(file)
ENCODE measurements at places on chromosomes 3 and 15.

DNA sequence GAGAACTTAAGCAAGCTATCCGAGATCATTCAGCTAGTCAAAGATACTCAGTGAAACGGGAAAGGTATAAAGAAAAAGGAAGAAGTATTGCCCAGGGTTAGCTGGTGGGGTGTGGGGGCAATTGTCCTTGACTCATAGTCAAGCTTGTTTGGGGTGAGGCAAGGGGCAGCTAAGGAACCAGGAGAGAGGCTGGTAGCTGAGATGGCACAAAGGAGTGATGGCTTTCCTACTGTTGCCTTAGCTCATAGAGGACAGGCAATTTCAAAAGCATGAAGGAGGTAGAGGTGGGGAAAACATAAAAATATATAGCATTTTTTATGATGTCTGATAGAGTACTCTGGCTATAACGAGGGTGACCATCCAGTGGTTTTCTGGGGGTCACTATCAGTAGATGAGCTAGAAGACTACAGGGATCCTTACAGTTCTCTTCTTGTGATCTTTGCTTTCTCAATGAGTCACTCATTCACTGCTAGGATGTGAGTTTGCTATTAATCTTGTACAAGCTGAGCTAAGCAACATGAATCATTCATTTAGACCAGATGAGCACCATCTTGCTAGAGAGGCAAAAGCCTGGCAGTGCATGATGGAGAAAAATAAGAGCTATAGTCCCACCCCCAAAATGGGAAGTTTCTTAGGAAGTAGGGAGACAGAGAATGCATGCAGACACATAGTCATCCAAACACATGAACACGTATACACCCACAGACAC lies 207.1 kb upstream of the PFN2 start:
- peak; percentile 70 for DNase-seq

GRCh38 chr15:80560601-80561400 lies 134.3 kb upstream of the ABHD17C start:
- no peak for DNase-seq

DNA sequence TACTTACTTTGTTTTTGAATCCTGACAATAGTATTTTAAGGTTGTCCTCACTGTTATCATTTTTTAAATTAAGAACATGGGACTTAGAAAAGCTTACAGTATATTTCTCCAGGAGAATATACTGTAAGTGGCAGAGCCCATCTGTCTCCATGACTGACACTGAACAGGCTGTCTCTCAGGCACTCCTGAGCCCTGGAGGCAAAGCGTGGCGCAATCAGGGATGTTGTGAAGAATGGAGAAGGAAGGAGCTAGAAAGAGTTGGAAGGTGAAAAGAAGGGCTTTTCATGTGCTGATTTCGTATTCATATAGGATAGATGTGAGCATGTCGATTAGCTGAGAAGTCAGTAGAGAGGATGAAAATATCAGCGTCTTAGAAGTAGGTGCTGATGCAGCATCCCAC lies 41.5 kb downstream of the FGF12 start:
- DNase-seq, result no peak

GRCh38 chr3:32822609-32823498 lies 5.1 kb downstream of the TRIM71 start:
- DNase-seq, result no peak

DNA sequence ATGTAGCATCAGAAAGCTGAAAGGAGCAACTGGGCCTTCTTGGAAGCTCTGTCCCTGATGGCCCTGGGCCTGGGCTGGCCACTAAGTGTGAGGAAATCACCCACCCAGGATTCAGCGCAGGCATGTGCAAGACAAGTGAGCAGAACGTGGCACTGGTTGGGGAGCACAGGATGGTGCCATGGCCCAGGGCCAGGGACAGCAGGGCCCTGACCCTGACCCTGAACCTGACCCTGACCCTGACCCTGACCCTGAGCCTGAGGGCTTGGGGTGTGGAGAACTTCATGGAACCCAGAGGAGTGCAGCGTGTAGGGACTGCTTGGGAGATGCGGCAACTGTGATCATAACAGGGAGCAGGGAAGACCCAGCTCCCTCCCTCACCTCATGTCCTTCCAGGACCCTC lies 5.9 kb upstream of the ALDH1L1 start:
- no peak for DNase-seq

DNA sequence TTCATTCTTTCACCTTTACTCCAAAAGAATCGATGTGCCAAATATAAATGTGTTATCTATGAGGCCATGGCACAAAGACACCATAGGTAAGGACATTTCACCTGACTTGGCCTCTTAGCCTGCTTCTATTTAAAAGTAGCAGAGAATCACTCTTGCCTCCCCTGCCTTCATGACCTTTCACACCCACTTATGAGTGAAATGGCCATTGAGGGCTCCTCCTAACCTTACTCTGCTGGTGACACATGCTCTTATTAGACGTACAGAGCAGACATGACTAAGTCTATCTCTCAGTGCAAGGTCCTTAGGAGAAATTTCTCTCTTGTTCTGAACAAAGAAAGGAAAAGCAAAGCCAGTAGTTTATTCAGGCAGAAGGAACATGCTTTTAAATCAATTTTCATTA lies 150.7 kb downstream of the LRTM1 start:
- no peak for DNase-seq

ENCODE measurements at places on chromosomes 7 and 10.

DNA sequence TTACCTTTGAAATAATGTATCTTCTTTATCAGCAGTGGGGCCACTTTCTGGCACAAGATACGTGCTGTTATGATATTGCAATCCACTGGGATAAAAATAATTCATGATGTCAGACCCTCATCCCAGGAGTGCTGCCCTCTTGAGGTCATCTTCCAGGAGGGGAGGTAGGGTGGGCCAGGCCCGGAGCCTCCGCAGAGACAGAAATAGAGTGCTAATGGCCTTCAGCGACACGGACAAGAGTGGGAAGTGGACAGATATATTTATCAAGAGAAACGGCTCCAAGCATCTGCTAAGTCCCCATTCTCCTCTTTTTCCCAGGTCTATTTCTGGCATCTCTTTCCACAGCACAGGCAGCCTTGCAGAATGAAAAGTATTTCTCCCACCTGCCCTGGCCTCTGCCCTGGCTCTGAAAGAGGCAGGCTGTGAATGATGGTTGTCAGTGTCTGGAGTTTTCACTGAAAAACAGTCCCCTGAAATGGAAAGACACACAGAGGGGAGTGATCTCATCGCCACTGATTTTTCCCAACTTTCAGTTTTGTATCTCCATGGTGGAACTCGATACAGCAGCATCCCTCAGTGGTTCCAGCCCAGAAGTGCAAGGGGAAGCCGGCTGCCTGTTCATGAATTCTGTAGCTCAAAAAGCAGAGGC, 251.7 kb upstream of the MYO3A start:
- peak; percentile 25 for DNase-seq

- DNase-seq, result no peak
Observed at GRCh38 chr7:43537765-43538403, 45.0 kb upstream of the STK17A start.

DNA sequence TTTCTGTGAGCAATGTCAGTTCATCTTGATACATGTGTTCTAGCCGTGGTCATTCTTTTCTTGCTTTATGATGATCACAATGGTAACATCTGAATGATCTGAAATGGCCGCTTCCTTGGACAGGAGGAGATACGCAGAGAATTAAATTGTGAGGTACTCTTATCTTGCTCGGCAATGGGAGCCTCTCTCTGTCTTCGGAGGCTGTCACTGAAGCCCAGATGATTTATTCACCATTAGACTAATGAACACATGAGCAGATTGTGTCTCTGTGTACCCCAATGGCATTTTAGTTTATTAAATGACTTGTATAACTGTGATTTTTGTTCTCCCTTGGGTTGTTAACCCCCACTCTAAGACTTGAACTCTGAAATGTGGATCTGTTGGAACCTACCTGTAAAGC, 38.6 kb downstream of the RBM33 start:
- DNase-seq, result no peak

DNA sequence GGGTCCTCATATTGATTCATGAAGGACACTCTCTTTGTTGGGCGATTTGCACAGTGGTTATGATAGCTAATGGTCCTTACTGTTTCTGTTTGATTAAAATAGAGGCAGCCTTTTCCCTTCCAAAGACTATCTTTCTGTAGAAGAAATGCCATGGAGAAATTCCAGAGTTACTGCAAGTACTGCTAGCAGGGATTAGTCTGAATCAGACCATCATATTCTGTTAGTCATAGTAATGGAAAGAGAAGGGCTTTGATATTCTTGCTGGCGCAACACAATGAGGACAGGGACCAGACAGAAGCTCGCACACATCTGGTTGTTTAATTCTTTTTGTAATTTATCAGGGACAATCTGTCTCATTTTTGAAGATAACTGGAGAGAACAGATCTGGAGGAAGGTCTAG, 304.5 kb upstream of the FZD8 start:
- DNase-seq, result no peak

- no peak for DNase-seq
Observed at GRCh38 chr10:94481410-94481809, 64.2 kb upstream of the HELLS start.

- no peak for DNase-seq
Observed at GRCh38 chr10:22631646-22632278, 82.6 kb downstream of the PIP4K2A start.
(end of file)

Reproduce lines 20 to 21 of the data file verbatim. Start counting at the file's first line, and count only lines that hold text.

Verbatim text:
- DNase-seq, result no peak

DNA sequence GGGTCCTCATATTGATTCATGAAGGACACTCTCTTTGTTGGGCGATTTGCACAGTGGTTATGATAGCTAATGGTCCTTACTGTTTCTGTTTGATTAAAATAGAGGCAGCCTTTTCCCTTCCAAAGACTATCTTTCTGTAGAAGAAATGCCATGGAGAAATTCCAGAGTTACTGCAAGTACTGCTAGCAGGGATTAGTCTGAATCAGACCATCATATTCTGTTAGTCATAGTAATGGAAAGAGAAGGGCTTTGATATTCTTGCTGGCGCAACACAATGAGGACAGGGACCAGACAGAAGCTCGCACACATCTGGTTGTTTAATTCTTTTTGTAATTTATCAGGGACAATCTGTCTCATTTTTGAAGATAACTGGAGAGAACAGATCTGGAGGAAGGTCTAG, 304.5 kb upstream of the FZD8 start: